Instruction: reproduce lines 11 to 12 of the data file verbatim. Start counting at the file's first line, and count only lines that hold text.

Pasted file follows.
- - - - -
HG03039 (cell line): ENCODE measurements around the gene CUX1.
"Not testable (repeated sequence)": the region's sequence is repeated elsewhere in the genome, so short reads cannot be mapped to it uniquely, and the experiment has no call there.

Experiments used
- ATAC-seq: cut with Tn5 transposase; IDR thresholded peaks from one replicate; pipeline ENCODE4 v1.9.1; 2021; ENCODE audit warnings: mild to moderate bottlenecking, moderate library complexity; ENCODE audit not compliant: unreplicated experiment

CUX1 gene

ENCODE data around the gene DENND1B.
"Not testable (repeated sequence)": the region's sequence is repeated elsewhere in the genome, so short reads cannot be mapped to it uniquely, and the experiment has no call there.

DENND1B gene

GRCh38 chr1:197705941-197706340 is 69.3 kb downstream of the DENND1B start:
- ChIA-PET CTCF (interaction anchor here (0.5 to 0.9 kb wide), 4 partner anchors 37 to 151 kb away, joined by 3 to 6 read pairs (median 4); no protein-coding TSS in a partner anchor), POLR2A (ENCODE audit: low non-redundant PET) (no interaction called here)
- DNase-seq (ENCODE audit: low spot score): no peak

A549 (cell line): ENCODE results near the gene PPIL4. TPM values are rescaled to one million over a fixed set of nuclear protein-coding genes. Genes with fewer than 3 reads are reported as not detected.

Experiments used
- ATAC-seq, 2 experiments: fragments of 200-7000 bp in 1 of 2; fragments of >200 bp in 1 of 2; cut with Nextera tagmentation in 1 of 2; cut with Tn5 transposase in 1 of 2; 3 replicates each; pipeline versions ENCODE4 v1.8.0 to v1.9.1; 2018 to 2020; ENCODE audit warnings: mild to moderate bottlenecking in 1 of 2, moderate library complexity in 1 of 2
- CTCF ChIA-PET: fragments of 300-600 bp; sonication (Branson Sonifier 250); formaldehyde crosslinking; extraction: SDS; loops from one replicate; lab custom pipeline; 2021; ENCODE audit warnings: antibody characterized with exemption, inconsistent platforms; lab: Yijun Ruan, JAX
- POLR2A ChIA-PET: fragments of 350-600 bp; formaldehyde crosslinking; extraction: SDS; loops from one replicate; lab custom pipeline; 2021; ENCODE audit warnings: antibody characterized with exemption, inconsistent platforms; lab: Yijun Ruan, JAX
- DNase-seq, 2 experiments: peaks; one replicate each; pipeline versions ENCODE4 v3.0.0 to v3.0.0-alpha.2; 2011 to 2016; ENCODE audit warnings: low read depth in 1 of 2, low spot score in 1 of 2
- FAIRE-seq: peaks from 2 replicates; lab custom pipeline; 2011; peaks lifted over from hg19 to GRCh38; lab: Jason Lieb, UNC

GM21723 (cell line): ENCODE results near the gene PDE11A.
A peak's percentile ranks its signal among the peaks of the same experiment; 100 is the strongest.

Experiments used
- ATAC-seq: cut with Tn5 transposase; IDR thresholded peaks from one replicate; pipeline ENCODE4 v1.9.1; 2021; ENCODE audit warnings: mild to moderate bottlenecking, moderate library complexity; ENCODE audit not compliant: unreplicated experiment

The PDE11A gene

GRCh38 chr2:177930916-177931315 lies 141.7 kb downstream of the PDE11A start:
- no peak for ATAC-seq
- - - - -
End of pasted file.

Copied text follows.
- DNase-seq (ENCODE audit: low spot score): no peak

A549 (cell line): ENCODE results near the gene PPIL4. TPM values are rescaled to one million over a fixed set of nuclear protein-coding genes. Genes with fewer than 3 reads are reported as not detected.